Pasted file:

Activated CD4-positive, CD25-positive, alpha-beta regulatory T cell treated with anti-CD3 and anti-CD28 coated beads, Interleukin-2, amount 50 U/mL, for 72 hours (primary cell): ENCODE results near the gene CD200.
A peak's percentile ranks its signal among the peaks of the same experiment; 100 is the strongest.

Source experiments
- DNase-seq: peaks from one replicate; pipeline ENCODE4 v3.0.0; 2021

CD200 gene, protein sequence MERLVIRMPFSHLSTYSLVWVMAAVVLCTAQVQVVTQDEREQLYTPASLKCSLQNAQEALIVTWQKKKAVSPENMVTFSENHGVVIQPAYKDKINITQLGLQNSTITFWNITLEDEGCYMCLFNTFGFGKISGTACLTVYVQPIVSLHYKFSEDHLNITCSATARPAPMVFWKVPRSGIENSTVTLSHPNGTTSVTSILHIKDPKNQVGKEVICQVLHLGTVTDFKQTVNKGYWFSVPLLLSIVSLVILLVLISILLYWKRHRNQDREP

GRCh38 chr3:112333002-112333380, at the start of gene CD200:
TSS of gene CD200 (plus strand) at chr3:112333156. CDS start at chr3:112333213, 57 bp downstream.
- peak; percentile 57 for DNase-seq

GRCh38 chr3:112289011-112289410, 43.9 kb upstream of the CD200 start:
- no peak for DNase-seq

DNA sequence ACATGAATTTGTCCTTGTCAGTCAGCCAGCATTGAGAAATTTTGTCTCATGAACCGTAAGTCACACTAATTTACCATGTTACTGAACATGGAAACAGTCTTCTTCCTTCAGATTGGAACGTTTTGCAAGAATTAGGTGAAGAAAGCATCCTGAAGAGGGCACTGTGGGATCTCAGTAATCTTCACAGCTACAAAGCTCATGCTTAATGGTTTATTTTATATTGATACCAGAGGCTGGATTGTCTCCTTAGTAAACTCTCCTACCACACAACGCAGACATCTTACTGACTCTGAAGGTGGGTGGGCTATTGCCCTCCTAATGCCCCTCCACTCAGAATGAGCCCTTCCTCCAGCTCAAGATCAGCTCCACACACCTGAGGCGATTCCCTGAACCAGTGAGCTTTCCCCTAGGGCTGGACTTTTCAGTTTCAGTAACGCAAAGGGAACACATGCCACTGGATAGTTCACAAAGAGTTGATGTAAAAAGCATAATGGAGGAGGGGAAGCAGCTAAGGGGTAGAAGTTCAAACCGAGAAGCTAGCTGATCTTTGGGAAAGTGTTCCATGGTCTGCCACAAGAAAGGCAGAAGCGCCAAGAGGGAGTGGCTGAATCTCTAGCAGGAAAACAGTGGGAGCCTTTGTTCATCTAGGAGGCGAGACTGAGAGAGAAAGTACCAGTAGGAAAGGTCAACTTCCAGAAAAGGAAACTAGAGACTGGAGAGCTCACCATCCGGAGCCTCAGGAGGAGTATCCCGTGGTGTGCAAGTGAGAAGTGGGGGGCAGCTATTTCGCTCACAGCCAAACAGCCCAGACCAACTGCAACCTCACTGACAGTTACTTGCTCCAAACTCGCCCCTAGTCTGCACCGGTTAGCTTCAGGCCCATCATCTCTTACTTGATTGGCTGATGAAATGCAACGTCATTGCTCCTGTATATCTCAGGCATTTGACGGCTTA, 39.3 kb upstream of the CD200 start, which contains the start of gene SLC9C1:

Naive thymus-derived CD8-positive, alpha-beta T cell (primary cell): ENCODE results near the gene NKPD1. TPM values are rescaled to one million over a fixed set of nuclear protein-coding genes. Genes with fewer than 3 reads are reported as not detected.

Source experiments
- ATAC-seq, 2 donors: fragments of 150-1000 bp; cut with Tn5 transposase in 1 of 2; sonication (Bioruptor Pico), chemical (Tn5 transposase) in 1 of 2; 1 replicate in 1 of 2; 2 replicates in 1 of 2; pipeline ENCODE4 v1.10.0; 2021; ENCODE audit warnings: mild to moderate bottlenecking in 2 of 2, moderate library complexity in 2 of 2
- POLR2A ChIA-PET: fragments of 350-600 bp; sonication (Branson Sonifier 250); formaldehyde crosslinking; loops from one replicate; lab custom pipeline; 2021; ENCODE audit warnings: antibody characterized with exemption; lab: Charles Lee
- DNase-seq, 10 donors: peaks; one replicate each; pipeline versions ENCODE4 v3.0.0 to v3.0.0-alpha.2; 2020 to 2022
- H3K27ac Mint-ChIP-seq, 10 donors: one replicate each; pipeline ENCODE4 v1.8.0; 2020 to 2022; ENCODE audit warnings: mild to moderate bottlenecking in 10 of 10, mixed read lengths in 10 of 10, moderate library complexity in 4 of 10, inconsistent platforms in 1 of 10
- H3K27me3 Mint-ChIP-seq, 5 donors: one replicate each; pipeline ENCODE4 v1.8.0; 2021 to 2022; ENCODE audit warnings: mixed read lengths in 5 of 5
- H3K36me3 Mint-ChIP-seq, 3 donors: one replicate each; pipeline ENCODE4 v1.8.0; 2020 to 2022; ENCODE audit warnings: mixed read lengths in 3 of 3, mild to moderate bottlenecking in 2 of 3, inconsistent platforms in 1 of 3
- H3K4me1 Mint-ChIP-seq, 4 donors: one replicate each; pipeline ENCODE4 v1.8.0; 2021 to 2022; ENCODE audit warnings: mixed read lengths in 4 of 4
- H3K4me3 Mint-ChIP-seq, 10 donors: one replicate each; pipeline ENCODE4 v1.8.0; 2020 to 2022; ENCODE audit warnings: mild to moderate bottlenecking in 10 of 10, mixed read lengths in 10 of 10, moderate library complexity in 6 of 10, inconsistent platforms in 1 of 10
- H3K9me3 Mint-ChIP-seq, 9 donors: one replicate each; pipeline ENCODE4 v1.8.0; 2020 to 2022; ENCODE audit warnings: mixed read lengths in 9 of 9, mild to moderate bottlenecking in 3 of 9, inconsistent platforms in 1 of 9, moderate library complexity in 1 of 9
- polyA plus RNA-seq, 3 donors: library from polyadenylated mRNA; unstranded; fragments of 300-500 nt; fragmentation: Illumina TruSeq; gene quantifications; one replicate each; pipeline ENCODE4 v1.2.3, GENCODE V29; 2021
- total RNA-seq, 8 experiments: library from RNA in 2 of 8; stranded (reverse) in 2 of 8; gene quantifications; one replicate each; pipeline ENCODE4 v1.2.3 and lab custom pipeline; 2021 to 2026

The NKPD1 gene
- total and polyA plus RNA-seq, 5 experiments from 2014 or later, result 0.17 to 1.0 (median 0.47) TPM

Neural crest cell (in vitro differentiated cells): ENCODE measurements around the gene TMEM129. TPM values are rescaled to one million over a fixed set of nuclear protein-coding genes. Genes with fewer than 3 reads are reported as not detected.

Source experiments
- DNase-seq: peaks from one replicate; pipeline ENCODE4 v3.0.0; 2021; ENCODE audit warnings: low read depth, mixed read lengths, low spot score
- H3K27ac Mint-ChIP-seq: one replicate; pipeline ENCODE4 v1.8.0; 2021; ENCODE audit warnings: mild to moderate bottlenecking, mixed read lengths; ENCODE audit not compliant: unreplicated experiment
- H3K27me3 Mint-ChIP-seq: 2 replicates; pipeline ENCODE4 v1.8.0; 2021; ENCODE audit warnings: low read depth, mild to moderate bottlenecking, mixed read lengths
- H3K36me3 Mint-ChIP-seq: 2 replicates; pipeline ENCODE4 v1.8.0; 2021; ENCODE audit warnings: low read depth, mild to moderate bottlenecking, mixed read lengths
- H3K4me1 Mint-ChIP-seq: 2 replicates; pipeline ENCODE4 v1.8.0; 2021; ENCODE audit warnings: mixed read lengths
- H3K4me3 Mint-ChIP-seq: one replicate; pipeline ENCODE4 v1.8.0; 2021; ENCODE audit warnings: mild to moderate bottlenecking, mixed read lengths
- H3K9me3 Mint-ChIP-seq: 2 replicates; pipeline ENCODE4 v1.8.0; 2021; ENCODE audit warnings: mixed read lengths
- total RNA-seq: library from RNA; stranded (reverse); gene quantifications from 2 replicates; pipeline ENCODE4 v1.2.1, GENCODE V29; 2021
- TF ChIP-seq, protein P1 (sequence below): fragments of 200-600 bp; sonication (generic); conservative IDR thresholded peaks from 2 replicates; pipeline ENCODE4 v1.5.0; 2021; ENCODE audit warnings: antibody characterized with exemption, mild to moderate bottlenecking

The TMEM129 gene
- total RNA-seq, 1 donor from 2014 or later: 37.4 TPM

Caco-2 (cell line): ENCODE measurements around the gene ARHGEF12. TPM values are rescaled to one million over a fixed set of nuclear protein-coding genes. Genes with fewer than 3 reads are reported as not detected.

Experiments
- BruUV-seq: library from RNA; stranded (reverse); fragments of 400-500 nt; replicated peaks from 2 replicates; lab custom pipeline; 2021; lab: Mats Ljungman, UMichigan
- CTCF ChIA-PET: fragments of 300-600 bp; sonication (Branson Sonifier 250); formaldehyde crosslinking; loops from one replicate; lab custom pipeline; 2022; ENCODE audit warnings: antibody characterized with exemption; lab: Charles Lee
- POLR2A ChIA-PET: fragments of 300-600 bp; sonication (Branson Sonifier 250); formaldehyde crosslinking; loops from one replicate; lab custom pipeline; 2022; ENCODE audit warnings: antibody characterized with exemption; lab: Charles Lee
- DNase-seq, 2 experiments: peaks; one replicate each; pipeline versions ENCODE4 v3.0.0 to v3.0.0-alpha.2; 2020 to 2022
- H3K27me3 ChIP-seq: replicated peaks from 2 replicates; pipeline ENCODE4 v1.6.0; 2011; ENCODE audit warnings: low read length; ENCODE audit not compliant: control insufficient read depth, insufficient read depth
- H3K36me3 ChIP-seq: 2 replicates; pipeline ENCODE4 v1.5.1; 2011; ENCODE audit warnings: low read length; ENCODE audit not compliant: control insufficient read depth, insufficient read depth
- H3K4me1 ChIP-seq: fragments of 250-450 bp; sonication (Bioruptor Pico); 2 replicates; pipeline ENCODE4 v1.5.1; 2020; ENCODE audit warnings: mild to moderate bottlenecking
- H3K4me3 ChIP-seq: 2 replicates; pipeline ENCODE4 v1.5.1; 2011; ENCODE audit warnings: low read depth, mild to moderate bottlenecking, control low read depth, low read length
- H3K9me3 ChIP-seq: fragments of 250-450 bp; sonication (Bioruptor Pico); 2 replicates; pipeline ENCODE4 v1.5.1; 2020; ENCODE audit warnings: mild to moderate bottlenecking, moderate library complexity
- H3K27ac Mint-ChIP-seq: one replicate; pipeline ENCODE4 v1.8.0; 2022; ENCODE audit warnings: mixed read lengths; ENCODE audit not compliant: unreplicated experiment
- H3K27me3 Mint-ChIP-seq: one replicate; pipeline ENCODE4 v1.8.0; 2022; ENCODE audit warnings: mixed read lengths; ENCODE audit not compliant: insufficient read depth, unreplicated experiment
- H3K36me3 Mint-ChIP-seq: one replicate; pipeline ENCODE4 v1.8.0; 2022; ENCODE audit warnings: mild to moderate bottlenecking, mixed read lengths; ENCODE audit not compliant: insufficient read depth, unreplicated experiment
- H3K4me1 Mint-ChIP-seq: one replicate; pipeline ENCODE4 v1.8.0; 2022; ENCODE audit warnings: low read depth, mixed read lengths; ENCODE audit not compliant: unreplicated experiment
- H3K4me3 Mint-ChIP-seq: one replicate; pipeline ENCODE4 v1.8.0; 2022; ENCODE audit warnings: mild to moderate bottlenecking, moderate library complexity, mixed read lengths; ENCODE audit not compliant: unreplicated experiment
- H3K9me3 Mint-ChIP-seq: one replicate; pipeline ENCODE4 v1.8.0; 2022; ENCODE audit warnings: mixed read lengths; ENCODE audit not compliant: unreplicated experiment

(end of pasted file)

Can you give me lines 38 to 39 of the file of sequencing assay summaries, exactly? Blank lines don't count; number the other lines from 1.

The TMEM129 gene
- total RNA-seq, 1 donor from 2014 or later: 37.4 TPM